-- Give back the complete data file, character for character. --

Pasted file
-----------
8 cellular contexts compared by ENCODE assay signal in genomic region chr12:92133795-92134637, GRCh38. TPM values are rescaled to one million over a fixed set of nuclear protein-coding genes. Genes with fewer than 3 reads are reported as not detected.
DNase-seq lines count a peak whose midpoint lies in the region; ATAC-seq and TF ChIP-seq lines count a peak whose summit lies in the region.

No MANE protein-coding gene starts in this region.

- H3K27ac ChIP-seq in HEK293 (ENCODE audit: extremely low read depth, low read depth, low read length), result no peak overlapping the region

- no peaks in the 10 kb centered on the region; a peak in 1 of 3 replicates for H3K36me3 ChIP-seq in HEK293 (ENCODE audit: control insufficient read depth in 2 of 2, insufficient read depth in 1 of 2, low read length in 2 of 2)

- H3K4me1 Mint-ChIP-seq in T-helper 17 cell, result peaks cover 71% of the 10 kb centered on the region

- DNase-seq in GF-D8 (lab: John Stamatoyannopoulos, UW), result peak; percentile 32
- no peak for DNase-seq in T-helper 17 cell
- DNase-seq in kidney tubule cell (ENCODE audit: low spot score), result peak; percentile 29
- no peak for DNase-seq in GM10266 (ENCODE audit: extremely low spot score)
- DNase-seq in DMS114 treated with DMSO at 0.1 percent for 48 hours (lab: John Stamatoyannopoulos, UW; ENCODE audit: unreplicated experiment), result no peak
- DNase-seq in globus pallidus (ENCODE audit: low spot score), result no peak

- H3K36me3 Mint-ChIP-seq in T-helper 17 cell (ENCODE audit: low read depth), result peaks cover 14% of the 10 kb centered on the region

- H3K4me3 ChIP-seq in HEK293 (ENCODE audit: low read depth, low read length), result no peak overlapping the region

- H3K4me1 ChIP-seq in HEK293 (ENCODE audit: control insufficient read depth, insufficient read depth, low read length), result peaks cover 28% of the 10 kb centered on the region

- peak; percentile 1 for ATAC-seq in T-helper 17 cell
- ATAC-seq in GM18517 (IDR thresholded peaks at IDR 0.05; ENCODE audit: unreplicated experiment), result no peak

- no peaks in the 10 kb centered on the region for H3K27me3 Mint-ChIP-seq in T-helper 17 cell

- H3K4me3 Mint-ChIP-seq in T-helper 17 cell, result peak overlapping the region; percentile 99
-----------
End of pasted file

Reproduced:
8 cellular contexts compared by ENCODE assay signal in genomic region chr12:92133795-92134637, GRCh38. TPM values are rescaled to one million over a fixed set of nuclear protein-coding genes. Genes with fewer than 3 reads are reported as not detected.
DNase-seq lines count a peak whose midpoint lies in the region; ATAC-seq and TF ChIP-seq lines count a peak whose summit lies in the region.

No MANE protein-coding gene starts in this region.

- H3K27ac ChIP-seq in HEK293 (ENCODE audit: extremely low read depth, low read depth, low read length), result no peak overlapping the region

- no peaks in the 10 kb centered on the region; a peak in 1 of 3 replicates for H3K36me3 ChIP-seq in HEK293 (ENCODE audit: control insufficient read depth in 2 of 2, insufficient read depth in 1 of 2, low read length in 2 of 2)

- H3K4me1 Mint-ChIP-seq in T-helper 17 cell, result peaks cover 71% of the 10 kb centered on the region

- DNase-seq in GF-D8 (lab: John Stamatoyannopoulos, UW), result peak; percentile 32
- no peak for DNase-seq in T-helper 17 cell
- DNase-seq in kidney tubule cell (ENCODE audit: low spot score), result peak; percentile 29
- no peak for DNase-seq in GM10266 (ENCODE audit: extremely low spot score)
- DNase-seq in DMS114 treated with DMSO at 0.1 percent for 48 hours (lab: John Stamatoyannopoulos, UW; ENCODE audit: unreplicated experiment), result no peak
- DNase-seq in globus pallidus (ENCODE audit: low spot score), result no peak

- H3K36me3 Mint-ChIP-seq in T-helper 17 cell (ENCODE audit: low read depth), result peaks cover 14% of the 10 kb centered on the region

- H3K4me3 ChIP-seq in HEK293 (ENCODE audit: low read depth, low read length), result no peak overlapping the region

- H3K4me1 ChIP-seq in HEK293 (ENCODE audit: control insufficient read depth, insufficient read depth, low read length), result peaks cover 28% of the 10 kb centered on the region

- peak; percentile 1 for ATAC-seq in T-helper 17 cell
- ATAC-seq in GM18517 (IDR thresholded peaks at IDR 0.05; ENCODE audit: unreplicated experiment), result no peak

- no peaks in the 10 kb centered on the region for H3K27me3 Mint-ChIP-seq in T-helper 17 cell

- H3K4me3 Mint-ChIP-seq in T-helper 17 cell, result peak overlapping the region; percentile 99